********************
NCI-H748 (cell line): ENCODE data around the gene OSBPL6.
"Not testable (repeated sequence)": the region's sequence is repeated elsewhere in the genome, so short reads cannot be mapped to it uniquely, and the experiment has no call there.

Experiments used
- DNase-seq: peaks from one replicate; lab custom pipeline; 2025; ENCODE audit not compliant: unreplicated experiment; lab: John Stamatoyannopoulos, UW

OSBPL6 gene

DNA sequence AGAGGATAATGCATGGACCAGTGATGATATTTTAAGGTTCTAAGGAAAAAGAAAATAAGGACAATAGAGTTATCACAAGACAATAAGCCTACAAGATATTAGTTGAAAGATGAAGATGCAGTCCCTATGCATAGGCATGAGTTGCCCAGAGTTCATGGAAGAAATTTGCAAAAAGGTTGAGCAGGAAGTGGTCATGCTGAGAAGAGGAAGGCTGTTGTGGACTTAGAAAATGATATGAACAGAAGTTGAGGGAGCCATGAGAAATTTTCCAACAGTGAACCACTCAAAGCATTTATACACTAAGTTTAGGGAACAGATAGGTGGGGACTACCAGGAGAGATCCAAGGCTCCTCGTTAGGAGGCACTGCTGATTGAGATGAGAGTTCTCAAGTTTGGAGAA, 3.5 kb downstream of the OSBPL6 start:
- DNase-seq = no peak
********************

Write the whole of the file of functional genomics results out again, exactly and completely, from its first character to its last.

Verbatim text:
NCI-H748 (cell line): ENCODE data around the gene OSBPL6.
"Not testable (repeated sequence)": the region's sequence is repeated elsewhere in the genome, so short reads cannot be mapped to it uniquely, and the experiment has no call there.

Experiments used
- DNase-seq: peaks from one replicate; lab custom pipeline; 2025; ENCODE audit not compliant: unreplicated experiment; lab: John Stamatoyannopoulos, UW

OSBPL6 gene

DNA sequence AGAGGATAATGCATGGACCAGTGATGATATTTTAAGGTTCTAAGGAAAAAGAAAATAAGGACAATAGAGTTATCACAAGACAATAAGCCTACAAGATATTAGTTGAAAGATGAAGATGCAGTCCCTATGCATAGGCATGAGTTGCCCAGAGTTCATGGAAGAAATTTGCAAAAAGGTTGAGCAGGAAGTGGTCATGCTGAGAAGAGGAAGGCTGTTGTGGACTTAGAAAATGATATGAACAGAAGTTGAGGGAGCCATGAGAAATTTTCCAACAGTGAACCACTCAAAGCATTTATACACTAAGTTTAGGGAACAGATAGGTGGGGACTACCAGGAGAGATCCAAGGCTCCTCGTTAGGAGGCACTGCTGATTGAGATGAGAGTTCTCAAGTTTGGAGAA, 3.5 kb downstream of the OSBPL6 start:
- DNase-seq = no peak